The government says an additional RM4.22 billion is expected to be spent this year on fuel subsidies as a result of the increase in global oil prices, The Malay Mail reports. The amount will be used to maintain the ceiling prices that have been set for RON 95 petrol, diesel, liquefied petroleum gas (LPG) as well as cooking oil, said finance minister Datuk Seri Tengku Zafrul Abdul Aziz.

Currently, RON 95 has a capped price of RM2.05 a litre, while that for diesel is RM2.15 per litre, the ceiling prices for both having been revised on February 10 this year. As for LPG, its price of RM1.90 per kg has been in place since June 2015, while that for cooking oil (RM2.50 per 1kg pack) remains from that set in 1997.

In a statement issued yesterday, he said that the government remains committed to maintaining these ceiling prices. “The government is prepared to bear this increased subsidy expenditure to maintain the welfare of the people and the continuity of businesses, especially small business traders,” he said.

“A total of RM3.78 billion has been allocated for the year 2021 but based on the current global market prices, the government is expected to accommodate subsidies of up to RM8 billion, which is RM4.22 billion higher than the original allocation,” he added.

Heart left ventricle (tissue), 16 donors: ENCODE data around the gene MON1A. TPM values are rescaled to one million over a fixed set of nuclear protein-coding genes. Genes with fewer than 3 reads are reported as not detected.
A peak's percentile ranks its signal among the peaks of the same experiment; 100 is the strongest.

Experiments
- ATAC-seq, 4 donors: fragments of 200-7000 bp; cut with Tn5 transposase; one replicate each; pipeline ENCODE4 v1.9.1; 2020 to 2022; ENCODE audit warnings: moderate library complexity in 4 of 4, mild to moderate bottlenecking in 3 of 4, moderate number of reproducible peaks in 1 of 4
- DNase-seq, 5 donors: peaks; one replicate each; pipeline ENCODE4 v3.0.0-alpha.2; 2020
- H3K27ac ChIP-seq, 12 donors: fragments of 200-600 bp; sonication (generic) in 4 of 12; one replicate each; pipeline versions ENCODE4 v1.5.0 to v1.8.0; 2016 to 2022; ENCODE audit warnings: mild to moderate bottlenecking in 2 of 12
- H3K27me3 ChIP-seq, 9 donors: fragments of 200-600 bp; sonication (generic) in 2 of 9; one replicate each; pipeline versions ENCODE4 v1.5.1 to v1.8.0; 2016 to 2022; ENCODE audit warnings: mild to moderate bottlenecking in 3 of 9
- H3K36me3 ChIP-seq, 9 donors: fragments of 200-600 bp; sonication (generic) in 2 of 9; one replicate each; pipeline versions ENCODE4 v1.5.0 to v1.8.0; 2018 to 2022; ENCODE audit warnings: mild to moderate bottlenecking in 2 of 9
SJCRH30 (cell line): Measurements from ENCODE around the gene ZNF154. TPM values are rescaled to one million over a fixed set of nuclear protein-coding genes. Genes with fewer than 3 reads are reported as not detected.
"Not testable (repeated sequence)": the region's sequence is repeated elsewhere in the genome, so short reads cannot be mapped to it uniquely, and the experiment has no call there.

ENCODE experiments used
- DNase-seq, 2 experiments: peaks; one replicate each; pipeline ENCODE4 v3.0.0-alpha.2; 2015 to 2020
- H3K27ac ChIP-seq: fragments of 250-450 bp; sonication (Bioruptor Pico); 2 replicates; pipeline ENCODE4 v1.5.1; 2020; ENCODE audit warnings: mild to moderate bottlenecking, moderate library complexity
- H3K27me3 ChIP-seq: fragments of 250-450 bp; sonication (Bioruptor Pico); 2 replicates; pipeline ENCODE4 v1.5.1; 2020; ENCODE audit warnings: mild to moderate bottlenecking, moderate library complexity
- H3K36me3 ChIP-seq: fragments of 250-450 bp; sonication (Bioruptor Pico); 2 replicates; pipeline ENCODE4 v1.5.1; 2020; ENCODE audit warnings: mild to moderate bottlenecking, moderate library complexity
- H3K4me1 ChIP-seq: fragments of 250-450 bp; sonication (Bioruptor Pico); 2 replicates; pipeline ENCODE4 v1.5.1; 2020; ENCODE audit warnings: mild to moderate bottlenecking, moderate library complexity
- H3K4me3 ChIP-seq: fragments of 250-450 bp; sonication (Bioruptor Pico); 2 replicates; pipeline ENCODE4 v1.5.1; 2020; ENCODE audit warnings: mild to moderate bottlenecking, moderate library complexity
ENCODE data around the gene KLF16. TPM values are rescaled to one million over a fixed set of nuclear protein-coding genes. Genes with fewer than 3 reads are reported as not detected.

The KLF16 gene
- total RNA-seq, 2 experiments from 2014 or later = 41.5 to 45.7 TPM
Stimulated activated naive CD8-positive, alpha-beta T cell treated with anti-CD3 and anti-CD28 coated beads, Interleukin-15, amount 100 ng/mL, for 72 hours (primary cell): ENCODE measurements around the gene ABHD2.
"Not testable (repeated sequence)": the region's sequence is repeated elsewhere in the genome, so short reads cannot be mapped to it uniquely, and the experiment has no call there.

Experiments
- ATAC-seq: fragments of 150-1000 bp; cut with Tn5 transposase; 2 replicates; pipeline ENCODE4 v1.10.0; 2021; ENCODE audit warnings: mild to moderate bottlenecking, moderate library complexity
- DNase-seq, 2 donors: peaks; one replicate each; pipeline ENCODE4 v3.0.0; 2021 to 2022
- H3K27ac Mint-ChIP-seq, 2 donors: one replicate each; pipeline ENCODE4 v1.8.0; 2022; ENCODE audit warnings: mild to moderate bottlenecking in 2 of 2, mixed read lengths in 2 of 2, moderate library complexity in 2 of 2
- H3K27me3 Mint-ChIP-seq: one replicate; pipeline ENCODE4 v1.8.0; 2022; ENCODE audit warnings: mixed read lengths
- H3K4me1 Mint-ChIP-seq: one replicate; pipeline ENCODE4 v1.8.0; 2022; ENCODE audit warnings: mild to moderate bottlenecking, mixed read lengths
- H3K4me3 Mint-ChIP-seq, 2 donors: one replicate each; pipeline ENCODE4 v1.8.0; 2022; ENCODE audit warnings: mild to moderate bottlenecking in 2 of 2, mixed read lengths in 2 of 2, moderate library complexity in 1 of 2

In 2019, the government spent RM6.32 billion in subsidies, but this dropped to RM2.16 billion last year. The reduced spending was due to global crude oil prices falling significantly as a result of an “oil war” among oil-producing countries, which saw the barrel price dropping below US$20 at one point in April last year. Pump prices also fell to RM1.25 a litre for RON 95 and RM1.46 for diesel that month, and the lack of fuel consumption last year also had plenty to do with reducing subsidies.

Separately, former finance ministry secretary-general Tan Sri Mohd Sheriff Kassim called on the government to rethink its decision on such subsidies. He said that the disadvantage of a price subsidy was that even the high-income group would benefit, and it would be better for the government to do targeted income subsidies as was done previously so that only the poor would benefit. “The best way to help the poor is to subsidise their income without wasting government funds,” he said.